Cardiac CT (CCT) in the emergency department (ED) is more cost effective in evaluating patients with suspected acute coronary syndrome (ACS) than the standard of care involving multiple tests and a stress SPECT scan, even when the downstream costs of CCT are considered, according to a study published in the March issue of Academic Radiology.
Chest pain accounts for 5 percent of all US ED visits, with approximately $12 billion spent on the evaluation of acute chest pain in 2008. Kelley R. Branch, MD, of the division of cardiology at the University of Washington in Seattle, and colleagues noted that these costs could be reduced if electrocardiogram-gated thoracic CT were used in place of the standard of care (SOC).
To test the cost-effectiveness of CCT, while accounting for downstream costs such as iodinated contrast complications or incidental, noncardiac CT findings, the researchers constructed a decision analytic cost-minimization model. Using data from a cohort study of 102 patients at low to intermediate risk for ACS who underwent an emergency department SOC clinical evaluation and a 64-channel CCT, they compared CCT-based and SOC evaluation costs to obtain a correct diagnosis.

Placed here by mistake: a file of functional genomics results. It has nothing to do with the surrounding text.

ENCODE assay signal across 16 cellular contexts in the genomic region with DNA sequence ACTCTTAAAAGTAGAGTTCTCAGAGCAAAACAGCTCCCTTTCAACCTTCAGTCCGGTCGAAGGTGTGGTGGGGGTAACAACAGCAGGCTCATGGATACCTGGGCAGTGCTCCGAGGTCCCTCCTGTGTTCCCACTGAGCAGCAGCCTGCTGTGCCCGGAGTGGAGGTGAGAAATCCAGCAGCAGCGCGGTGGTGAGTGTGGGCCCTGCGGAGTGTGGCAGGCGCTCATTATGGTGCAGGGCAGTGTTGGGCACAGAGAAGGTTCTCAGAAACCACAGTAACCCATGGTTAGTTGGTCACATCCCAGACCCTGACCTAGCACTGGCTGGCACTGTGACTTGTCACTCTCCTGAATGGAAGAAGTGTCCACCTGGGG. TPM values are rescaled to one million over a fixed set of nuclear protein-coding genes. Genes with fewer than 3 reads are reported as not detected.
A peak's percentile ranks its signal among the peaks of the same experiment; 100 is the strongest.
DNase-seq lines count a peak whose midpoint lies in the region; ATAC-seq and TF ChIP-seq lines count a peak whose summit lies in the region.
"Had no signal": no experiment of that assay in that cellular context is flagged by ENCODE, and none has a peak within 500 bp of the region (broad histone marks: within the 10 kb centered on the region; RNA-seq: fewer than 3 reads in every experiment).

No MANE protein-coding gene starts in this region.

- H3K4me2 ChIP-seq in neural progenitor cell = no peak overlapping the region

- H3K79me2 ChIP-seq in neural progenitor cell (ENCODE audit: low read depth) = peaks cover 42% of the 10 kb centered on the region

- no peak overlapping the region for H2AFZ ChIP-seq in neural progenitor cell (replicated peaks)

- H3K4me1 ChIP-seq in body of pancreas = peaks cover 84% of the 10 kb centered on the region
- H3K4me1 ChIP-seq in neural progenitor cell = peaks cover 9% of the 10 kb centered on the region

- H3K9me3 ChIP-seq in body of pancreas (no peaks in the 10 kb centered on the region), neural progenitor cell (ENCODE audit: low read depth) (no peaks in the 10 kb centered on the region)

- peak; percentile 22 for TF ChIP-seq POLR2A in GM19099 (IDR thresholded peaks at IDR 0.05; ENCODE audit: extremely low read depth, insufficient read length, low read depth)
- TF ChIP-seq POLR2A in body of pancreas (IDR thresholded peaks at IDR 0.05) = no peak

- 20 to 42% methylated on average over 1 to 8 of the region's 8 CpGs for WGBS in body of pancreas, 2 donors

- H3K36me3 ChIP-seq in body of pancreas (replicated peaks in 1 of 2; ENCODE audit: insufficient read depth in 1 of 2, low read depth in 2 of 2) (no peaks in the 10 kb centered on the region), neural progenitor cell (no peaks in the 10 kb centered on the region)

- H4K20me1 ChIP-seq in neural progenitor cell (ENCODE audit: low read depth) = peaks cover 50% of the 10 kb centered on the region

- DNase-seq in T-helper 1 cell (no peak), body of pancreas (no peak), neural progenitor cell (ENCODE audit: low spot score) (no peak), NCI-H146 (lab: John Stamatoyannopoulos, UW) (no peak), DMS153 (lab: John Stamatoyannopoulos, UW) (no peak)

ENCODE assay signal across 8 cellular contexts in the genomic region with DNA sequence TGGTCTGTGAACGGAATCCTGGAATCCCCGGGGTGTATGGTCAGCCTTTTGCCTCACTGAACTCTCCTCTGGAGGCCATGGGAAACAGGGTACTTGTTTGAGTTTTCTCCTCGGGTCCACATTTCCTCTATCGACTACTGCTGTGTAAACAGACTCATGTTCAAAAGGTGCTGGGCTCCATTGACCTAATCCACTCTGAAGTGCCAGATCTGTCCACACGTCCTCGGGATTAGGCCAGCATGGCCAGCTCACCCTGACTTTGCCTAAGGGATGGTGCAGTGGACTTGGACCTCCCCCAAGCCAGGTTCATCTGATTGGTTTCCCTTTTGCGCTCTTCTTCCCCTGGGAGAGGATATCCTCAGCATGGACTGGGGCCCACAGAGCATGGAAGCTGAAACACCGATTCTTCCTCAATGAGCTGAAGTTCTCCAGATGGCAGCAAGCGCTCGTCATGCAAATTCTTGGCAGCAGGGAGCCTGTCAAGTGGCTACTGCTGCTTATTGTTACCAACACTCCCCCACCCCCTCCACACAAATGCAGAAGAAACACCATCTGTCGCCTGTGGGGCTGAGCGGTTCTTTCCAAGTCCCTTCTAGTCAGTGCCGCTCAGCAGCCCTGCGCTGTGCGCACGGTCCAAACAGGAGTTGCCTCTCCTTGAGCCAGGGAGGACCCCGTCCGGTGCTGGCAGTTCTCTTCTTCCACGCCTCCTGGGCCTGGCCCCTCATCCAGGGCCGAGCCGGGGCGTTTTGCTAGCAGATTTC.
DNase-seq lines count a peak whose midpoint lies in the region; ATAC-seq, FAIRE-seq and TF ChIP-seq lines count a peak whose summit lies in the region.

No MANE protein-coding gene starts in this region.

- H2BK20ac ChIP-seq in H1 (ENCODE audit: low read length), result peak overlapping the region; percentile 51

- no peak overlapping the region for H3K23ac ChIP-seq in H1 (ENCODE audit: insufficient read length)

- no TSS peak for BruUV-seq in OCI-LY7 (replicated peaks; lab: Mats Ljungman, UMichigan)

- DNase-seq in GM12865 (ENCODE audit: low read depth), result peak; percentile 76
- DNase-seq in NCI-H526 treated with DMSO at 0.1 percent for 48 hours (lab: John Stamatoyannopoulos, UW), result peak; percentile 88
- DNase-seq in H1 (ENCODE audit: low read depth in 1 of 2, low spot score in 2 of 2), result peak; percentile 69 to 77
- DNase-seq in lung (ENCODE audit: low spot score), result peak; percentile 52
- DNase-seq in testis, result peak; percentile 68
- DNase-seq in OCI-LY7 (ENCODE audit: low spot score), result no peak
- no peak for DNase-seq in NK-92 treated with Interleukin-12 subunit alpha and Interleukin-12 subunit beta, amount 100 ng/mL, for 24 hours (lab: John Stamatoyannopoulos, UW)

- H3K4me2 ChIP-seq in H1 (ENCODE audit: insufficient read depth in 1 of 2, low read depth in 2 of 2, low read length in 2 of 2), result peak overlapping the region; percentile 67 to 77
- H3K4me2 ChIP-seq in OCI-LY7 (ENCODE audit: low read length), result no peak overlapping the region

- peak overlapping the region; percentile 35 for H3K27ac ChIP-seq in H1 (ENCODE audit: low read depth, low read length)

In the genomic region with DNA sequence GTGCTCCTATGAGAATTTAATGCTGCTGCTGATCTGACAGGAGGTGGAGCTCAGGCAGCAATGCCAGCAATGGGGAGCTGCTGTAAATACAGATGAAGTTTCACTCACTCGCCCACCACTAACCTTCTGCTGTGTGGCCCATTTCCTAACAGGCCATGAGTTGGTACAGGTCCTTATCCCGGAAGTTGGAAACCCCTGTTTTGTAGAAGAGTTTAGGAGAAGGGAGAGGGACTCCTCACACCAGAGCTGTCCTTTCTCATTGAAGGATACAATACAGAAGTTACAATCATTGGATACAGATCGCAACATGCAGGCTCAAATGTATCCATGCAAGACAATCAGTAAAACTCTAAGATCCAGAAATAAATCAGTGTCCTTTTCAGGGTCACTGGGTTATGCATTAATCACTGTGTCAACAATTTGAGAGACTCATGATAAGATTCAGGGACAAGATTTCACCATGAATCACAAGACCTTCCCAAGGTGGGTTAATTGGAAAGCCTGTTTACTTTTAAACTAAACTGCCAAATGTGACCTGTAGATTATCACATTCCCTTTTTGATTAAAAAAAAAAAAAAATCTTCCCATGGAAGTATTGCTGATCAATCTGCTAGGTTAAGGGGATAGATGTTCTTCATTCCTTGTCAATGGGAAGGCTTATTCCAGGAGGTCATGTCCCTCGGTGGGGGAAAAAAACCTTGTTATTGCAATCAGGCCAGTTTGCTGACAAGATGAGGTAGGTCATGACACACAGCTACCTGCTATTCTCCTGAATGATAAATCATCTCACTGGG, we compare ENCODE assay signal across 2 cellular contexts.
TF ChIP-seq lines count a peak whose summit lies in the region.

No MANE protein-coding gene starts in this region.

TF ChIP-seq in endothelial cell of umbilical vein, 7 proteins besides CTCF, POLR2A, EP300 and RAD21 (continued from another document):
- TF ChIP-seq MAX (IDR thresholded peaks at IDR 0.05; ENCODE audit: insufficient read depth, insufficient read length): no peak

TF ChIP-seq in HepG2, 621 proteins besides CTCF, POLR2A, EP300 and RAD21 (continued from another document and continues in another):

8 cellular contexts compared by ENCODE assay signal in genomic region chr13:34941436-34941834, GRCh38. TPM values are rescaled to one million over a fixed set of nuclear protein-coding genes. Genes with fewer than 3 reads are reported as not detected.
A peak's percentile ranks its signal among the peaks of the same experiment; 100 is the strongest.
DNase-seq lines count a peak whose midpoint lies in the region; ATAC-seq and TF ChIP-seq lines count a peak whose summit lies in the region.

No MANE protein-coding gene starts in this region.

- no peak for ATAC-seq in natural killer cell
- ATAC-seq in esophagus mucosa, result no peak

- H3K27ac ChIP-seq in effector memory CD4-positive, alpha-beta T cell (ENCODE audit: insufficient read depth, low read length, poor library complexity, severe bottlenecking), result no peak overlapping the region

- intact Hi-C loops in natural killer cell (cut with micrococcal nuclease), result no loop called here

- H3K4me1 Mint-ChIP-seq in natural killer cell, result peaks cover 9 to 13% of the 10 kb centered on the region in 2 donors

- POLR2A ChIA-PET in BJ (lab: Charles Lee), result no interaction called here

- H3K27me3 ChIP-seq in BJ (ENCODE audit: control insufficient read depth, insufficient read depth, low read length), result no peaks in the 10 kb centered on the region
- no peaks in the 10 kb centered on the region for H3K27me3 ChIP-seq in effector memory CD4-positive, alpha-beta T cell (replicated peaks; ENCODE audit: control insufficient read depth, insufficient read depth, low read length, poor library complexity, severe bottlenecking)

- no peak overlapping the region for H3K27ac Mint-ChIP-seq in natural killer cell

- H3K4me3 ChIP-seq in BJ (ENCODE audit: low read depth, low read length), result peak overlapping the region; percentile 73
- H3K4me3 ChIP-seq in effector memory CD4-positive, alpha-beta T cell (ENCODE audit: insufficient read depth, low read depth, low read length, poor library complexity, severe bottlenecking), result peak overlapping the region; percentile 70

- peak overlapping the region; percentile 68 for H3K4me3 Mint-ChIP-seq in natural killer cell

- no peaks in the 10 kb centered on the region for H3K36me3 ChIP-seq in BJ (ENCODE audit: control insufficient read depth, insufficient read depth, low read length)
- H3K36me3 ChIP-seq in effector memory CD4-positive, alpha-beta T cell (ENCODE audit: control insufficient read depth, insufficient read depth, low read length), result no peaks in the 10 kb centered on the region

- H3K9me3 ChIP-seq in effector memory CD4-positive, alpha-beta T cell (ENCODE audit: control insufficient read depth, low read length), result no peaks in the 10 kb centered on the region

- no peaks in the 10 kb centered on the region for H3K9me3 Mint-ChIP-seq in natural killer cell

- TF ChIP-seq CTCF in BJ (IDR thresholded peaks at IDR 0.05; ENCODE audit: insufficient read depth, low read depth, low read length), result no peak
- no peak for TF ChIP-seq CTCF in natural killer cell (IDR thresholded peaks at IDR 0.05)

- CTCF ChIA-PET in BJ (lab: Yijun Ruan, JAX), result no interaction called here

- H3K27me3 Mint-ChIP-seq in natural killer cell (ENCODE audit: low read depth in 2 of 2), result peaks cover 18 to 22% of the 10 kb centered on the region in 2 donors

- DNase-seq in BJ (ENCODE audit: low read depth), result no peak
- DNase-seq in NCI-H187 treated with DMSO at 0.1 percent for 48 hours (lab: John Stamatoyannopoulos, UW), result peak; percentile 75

Results showed that CCT-based evaluation of patients was 24 percent less expensive at one year, with mean CCT and SOC costs of $2,384 and $3,134, respectively. There were no expected differences in health outcomes.